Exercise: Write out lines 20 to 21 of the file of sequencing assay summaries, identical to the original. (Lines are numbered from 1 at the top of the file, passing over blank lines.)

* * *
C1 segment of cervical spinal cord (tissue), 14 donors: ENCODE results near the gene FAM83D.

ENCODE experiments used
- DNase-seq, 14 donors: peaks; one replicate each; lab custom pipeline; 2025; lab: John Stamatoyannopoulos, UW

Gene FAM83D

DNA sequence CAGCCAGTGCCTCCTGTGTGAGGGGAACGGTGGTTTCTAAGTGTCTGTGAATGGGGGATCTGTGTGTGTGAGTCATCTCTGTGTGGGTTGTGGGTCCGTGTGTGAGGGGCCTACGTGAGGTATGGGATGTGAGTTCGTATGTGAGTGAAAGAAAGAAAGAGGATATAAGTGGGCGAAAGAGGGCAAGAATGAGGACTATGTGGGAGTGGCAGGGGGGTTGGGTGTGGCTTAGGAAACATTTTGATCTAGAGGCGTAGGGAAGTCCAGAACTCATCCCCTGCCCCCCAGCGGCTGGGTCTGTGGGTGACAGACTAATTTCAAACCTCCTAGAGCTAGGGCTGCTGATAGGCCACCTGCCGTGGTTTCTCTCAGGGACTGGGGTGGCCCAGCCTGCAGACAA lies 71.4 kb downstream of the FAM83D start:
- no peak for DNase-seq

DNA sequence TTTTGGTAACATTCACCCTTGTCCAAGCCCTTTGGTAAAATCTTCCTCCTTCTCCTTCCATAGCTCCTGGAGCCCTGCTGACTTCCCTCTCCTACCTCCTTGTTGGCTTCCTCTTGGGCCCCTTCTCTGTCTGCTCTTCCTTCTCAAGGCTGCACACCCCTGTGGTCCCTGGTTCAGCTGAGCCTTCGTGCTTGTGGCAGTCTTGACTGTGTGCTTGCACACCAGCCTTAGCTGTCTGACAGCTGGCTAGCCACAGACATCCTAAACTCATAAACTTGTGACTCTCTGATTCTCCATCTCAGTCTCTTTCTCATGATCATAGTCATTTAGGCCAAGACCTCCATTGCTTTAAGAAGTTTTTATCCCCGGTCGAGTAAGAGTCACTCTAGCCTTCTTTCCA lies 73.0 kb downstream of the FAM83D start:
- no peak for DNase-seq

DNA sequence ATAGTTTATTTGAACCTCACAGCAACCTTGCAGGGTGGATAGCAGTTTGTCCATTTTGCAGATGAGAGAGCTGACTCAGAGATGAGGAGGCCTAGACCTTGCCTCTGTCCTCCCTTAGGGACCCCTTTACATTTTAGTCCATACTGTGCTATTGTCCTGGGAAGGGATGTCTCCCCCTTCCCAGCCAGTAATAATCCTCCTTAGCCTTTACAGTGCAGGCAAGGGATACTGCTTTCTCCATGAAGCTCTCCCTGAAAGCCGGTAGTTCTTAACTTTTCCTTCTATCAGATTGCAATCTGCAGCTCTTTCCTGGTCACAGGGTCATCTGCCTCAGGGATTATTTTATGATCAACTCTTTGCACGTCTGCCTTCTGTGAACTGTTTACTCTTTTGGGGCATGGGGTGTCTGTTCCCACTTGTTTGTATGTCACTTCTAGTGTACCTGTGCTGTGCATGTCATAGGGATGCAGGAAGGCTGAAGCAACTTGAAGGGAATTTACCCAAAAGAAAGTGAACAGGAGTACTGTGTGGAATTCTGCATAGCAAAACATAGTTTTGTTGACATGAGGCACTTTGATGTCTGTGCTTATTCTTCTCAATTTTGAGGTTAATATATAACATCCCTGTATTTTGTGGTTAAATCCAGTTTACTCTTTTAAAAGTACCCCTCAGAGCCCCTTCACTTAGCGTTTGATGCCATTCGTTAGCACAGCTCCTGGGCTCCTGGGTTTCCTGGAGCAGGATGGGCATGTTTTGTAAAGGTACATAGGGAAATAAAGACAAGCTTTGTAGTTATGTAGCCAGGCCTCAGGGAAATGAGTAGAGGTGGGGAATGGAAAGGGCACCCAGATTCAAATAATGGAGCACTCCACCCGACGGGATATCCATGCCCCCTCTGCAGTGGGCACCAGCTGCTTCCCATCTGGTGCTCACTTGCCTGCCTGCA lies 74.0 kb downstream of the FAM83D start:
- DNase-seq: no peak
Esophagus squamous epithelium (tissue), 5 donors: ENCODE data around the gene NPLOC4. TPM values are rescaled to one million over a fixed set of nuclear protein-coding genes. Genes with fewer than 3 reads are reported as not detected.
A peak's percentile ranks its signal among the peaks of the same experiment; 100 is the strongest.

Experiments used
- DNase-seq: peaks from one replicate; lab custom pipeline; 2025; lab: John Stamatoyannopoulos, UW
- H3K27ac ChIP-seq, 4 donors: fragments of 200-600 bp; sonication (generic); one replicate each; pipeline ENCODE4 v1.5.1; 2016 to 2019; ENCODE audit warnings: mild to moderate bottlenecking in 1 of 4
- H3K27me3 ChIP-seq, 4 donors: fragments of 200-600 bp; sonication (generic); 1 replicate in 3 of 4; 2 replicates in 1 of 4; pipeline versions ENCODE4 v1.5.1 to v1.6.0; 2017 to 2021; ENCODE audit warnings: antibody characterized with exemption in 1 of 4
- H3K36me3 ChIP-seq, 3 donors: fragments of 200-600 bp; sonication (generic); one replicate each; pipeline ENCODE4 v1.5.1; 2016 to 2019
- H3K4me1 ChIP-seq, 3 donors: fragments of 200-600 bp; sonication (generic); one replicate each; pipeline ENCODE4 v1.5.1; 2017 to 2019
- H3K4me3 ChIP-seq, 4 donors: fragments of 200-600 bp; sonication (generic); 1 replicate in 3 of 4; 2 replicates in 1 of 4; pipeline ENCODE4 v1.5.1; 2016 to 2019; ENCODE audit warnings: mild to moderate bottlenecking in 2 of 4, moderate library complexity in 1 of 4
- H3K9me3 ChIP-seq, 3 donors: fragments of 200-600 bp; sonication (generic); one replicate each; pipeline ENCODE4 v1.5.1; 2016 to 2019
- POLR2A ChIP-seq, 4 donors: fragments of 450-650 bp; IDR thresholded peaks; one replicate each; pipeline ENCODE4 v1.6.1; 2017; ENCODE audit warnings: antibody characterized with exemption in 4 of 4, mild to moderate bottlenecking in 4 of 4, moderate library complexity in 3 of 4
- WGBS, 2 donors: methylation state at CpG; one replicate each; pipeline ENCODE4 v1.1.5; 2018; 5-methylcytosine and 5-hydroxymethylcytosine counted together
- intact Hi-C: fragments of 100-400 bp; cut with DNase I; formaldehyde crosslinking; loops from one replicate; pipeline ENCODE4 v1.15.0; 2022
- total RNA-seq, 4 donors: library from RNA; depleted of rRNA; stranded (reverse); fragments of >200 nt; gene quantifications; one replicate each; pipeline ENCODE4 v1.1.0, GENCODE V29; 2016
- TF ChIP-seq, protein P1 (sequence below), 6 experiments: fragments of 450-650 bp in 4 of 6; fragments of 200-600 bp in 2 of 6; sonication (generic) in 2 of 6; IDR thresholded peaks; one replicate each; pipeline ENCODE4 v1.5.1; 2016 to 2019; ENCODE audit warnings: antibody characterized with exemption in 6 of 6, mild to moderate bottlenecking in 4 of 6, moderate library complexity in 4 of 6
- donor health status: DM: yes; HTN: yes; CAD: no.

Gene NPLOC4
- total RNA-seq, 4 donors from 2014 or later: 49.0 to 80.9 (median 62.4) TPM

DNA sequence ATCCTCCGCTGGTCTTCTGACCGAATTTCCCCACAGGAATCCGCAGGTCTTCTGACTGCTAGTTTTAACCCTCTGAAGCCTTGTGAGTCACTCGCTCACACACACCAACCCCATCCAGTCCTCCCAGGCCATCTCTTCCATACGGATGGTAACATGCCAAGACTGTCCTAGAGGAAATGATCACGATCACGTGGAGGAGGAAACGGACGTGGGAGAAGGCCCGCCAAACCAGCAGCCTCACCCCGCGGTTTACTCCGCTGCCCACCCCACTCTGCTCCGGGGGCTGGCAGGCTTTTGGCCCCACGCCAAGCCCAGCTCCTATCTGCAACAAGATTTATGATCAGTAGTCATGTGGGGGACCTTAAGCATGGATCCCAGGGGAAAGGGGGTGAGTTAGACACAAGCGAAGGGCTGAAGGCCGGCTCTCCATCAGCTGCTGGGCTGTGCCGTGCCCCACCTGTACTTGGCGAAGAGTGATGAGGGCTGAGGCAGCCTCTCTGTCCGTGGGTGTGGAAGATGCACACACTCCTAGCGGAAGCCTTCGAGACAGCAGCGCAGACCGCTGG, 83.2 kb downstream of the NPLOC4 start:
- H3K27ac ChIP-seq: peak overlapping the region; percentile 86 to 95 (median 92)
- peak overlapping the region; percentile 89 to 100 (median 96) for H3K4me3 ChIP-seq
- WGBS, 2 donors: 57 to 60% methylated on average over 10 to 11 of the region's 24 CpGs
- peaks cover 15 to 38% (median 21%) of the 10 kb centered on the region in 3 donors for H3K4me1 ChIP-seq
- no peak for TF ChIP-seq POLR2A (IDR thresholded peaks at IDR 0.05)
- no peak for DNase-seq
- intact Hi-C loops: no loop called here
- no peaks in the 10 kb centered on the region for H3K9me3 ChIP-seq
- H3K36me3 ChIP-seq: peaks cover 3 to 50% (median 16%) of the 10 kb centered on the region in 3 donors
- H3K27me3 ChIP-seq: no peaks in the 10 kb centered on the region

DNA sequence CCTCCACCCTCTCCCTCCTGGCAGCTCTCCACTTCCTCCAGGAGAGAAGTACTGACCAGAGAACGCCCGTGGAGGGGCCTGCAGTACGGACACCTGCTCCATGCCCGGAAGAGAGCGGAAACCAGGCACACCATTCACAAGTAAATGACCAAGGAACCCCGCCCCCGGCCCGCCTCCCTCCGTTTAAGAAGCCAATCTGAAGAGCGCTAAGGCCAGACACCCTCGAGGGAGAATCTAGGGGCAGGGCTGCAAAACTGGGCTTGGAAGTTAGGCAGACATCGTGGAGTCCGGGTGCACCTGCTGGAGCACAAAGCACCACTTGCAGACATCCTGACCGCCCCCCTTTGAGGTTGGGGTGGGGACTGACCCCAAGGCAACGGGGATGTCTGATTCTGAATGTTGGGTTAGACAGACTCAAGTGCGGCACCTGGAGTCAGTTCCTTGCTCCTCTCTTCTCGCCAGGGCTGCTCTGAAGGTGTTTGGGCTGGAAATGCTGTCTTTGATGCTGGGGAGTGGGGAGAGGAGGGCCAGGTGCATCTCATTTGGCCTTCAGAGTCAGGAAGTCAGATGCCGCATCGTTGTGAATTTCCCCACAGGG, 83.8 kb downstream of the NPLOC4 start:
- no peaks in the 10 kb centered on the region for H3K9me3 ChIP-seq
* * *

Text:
- H3K9me3 ChIP-seq, 3 donors: fragments of 200-600 bp; sonication (generic); one replicate each; pipeline ENCODE4 v1.5.1; 2016 to 2019
- POLR2A ChIP-seq, 4 donors: fragments of 450-650 bp; IDR thresholded peaks; one replicate each; pipeline ENCODE4 v1.6.1; 2017; ENCODE audit warnings: antibody characterized with exemption in 4 of 4, mild to moderate bottlenecking in 4 of 4, moderate library complexity in 3 of 4